What Whales and Dolphins Left Behind for Life in the Ocean

When the land-dwelling ancestors of today’s whales and dolphins slipped into the seas long ago, they gained many things, including flippers, the ability to hold their breath for long periods of time and thick, tough skin. Along the way they also discarded many traits that were no longer relevant or useful.

In fact, as scientists reported in a study published Wednesday in Science Advances, the loss of some genes in the common ancestor of whales and dolphins allowed them to shed features that would have been liabilities beneath the waves, which may have contributed to the survival of future generations.

As more species’ genomes are sequenced, researchers can begin to pick out which genes are shared among groups of organisms. Presumably, these genes were also found in the group’s last common ancestor.

A team led by Michael Hiller, a geneticist at the Max Planck Institute of Molecular Cell Biology and Genetics and an author of the new paper, used this technique with modern cetaceans, the group that includes whales, dolphins and porpoises. Then they compared that set of genes to those of the cetaceans’ nearest relatives, the hippo family, and pinpointed 85 genes that were switched off or inactivated in the cetaceans’ ancestor during its move to the aquatic life.

These genes were involved in a wide variety of processes, such as blood clotting, sleep and hair growth. Although some of the genes had been flagged before, others had not been identified. (Dr. Hiller and colleagues had previously found that genes necessary for the development of hair had been lost in cetaceans, which perhaps reduced drag as the animals swam through the water.)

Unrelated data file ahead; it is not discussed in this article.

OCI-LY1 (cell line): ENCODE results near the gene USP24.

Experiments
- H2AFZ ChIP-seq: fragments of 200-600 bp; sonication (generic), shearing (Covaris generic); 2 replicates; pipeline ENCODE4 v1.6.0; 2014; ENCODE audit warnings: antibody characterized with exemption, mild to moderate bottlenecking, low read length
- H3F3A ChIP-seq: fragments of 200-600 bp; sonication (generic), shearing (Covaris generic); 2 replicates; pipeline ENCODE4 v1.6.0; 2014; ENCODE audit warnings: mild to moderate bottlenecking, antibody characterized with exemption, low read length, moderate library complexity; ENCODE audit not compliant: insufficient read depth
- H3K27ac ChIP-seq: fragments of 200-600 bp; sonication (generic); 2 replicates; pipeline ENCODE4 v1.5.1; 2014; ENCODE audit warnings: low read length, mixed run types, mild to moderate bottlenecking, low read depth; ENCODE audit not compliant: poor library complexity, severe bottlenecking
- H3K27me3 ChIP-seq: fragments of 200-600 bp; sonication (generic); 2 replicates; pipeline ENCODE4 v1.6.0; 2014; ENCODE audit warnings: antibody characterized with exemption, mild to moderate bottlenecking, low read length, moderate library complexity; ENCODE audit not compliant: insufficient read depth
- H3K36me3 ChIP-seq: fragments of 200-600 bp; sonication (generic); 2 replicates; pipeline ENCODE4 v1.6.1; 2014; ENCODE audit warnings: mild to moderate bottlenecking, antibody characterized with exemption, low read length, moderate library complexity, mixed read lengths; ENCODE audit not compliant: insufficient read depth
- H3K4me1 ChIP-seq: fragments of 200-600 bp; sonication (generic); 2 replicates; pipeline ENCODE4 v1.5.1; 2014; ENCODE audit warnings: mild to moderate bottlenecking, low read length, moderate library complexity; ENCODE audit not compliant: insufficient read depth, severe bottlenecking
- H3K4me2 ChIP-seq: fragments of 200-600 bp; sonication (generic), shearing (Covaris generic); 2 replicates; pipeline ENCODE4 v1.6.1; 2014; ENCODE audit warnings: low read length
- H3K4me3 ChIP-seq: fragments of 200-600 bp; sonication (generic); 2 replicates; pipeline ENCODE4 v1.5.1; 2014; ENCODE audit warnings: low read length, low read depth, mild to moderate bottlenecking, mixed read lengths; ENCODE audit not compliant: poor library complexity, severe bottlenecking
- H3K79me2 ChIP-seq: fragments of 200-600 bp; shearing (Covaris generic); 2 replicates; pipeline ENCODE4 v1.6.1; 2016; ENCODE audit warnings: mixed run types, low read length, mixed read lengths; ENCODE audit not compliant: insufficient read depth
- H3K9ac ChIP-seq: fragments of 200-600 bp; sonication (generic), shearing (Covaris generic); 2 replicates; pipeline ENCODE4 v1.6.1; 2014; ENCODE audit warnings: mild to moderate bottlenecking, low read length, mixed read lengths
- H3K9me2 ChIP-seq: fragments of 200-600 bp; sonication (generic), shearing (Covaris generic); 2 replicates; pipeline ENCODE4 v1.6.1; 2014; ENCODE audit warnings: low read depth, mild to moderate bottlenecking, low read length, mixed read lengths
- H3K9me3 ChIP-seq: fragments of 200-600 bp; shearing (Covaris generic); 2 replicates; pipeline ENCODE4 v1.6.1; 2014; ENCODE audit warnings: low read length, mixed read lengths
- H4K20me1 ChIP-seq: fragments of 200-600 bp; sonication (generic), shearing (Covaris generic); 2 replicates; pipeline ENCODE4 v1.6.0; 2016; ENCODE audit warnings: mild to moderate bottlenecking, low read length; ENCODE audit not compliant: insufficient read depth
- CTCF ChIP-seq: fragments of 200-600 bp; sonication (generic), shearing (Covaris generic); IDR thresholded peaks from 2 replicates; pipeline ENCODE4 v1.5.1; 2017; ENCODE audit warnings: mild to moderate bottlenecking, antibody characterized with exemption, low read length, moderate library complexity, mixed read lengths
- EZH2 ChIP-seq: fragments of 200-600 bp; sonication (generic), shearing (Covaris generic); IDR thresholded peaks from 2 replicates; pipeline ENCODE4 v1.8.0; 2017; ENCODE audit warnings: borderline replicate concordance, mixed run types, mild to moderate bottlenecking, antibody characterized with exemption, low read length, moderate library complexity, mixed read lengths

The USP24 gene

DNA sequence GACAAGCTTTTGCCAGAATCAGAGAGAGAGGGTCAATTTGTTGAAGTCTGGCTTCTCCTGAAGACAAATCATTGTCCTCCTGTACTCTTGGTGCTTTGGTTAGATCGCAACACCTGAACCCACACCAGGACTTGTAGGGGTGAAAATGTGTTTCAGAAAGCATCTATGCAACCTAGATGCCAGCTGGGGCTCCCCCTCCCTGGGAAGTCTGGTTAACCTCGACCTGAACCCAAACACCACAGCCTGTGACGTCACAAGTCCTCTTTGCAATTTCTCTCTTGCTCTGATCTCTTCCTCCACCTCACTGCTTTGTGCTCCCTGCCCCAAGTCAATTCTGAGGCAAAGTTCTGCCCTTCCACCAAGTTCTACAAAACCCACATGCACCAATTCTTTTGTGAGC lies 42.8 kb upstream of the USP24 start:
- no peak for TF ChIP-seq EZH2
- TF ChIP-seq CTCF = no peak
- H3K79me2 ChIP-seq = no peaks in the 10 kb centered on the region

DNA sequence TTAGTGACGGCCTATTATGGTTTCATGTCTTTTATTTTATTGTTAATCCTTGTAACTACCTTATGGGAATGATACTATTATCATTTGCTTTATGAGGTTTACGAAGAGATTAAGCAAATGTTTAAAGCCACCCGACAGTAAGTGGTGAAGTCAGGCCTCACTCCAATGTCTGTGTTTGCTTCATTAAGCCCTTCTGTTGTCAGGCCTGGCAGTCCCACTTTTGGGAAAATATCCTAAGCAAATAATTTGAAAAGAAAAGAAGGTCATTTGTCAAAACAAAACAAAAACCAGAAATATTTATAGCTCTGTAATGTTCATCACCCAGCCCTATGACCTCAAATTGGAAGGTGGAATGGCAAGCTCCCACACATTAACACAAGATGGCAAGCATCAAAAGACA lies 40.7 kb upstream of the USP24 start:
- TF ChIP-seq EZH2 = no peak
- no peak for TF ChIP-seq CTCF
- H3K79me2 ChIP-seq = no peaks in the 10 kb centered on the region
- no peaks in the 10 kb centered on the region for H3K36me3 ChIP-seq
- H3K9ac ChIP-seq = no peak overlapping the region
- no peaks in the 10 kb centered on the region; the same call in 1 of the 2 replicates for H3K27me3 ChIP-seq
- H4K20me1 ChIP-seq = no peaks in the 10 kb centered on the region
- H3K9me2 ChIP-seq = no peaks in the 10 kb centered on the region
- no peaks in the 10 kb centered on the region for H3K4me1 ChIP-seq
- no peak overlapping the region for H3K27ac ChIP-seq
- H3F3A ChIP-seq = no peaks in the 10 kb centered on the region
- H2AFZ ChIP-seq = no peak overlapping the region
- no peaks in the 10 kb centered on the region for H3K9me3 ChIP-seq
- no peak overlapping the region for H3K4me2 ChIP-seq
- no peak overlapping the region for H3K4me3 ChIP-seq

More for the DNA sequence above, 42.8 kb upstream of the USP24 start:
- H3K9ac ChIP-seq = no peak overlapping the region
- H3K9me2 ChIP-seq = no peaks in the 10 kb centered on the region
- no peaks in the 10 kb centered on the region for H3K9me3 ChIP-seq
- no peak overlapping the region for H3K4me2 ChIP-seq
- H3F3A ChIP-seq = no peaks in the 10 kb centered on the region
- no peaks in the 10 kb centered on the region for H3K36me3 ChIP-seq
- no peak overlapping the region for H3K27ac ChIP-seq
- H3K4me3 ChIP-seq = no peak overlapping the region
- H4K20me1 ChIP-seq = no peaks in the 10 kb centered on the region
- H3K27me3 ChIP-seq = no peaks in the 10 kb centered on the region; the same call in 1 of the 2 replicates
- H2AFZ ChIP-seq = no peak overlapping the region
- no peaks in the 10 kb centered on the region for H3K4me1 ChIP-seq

“Many of the things we found were at least for me quite unexpected,” said Dr. Hiller.

For instance, one of the lost genes produces an enzyme involved in DNA repair. Because whales and dolphins go without fresh oxygen for long periods of time, their DNA is often damaged and must be mended. But this particular repair enzyme does messy work, introducing errors even as it fixes. Other, less mistake-prone enzymes are still found in cetaceans; this led the researchers to conclude that the gene for the messy enzyme may have been discarded because, in a living situation with frequent DNA repair, it did more harm than good.

Other lost genes were involved in blood coagulation. You might think that jettisoning such genes might seem a risky evolutionary gambit, but when cetaceans dive, their blood vessels narrow and nitrogen bubbles in their blood make clots more likely to form. Getting rid of clotting genes may have been a healthy move in the long run.

Four genes related to melatonin, a sleep hormone, were also lost. In most creatures, melatonin production rises as the body prepares for sleep. But cetaceans do not sleep the way most mammals do. Instead, half the brain slumbers while the other half monitors the nearby environment. Living underwater, “you cannot really have extended periods of sleep where the body is largely inactive,” said Dr. Hiller. Under those circumstances, he added, melatonin may have been counterproductive.

In general, Dr. Hiller said, the rule of thumb in evolution is that genes that are not actively being used tend to disappear or be inactivated. But the new study suggests that the same process can purge the genome of genes that would make a new way of living too dangerous, extra baggage that emerging species — which became today’s whales, porpoises, dolphins — were better off without.